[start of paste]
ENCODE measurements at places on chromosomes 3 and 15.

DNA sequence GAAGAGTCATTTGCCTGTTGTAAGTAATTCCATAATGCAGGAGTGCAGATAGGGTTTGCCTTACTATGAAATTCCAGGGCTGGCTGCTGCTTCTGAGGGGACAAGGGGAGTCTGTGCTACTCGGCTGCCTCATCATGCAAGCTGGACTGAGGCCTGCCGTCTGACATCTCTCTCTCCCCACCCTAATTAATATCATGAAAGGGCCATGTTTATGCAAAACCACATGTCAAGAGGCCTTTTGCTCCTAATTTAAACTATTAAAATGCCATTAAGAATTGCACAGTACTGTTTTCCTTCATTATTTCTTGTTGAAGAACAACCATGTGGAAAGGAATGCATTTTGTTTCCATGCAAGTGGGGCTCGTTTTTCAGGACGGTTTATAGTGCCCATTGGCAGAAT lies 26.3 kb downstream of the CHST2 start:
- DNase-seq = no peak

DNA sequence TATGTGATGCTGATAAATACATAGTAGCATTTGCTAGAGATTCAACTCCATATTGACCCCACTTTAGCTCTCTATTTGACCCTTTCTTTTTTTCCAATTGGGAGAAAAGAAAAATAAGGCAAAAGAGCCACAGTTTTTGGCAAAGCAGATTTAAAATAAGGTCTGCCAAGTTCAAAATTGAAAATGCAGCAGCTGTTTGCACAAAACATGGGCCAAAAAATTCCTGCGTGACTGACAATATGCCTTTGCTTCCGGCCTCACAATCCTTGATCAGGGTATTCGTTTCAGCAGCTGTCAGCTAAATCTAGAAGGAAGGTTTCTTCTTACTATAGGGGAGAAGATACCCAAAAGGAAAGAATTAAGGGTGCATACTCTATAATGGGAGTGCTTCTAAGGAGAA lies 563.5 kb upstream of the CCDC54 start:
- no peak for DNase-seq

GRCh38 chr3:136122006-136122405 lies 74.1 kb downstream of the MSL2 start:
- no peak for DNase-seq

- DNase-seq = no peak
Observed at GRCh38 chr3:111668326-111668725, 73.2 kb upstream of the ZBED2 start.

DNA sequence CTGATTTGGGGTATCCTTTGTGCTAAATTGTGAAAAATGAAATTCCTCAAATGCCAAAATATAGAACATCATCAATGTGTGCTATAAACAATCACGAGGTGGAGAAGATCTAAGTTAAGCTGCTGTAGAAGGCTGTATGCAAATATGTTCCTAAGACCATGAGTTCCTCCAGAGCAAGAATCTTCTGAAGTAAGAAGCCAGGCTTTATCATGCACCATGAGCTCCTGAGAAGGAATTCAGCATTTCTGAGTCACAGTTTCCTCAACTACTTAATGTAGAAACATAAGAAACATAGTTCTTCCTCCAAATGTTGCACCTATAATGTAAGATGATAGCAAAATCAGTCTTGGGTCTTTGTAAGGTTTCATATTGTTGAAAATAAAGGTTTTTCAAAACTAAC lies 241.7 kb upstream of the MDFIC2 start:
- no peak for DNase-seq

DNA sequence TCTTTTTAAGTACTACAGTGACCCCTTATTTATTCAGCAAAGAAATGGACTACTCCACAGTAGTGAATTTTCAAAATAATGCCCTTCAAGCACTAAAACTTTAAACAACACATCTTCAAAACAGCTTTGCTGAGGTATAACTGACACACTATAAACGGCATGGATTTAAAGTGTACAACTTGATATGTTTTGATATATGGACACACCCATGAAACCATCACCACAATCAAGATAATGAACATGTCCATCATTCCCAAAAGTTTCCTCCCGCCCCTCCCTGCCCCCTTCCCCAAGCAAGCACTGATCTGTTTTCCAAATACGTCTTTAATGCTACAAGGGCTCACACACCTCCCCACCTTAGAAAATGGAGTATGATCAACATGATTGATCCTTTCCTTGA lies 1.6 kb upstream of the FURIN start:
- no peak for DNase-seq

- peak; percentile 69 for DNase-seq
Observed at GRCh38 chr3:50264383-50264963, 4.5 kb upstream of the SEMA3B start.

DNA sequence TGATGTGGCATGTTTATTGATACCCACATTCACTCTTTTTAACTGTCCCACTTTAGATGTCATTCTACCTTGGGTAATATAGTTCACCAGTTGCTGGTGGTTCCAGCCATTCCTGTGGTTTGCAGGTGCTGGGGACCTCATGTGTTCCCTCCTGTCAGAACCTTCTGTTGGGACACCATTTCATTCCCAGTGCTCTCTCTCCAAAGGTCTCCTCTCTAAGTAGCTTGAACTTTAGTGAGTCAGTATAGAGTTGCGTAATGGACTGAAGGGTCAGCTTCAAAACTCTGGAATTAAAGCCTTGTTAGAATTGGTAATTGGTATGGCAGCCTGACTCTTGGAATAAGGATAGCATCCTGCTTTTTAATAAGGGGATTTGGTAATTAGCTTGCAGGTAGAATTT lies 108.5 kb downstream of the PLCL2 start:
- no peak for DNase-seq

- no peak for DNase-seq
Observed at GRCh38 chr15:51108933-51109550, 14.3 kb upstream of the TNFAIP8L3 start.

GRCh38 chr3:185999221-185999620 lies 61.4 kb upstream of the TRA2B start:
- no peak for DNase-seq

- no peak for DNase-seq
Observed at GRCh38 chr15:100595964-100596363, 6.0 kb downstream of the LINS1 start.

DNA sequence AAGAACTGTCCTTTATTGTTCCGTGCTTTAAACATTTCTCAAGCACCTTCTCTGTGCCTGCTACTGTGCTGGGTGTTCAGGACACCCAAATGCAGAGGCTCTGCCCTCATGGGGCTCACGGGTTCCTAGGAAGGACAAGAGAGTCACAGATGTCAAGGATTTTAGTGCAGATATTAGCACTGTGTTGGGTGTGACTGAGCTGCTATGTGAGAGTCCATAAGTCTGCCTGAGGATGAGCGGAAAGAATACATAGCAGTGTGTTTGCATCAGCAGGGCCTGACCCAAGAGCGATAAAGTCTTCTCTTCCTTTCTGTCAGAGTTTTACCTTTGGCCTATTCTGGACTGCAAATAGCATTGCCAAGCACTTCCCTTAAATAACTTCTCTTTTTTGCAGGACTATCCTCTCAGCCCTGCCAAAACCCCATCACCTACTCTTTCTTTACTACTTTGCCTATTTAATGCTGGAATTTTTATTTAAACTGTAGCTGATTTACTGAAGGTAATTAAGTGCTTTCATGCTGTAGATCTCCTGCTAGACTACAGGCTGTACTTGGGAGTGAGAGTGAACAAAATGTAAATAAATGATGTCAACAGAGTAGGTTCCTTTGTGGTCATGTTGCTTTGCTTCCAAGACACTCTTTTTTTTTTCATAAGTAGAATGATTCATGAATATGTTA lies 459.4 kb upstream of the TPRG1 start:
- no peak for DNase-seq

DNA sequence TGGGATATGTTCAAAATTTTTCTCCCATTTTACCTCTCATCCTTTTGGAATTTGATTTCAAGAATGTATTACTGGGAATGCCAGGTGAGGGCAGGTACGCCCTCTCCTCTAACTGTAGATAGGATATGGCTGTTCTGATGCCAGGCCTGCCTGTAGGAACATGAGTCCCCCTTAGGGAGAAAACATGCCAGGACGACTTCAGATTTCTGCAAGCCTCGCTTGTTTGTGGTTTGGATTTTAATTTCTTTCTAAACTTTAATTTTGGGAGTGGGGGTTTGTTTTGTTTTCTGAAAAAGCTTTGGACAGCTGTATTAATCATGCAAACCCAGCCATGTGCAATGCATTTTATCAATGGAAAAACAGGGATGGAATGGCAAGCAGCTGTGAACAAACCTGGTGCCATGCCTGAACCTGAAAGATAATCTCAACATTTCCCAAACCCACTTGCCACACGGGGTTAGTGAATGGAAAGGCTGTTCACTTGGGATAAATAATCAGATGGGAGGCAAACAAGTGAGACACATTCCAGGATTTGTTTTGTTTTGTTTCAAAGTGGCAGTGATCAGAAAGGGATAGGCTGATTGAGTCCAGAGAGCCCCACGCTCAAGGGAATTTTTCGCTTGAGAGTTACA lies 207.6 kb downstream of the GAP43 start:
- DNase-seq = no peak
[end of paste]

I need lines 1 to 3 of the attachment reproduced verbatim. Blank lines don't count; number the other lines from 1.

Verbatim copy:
ENCODE measurements at places on chromosomes 3 and 15.

DNA sequence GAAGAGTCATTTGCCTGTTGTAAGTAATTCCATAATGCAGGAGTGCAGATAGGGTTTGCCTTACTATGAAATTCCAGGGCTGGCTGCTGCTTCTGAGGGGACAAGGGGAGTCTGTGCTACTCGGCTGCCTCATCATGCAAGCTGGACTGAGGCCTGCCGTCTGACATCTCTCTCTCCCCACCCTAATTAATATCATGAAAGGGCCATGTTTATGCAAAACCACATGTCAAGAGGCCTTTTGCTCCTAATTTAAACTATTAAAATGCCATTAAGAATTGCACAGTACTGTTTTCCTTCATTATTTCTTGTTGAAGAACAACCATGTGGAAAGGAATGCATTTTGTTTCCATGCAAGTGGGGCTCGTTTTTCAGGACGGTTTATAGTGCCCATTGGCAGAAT lies 26.3 kb downstream of the CHST2 start:
- DNase-seq = no peak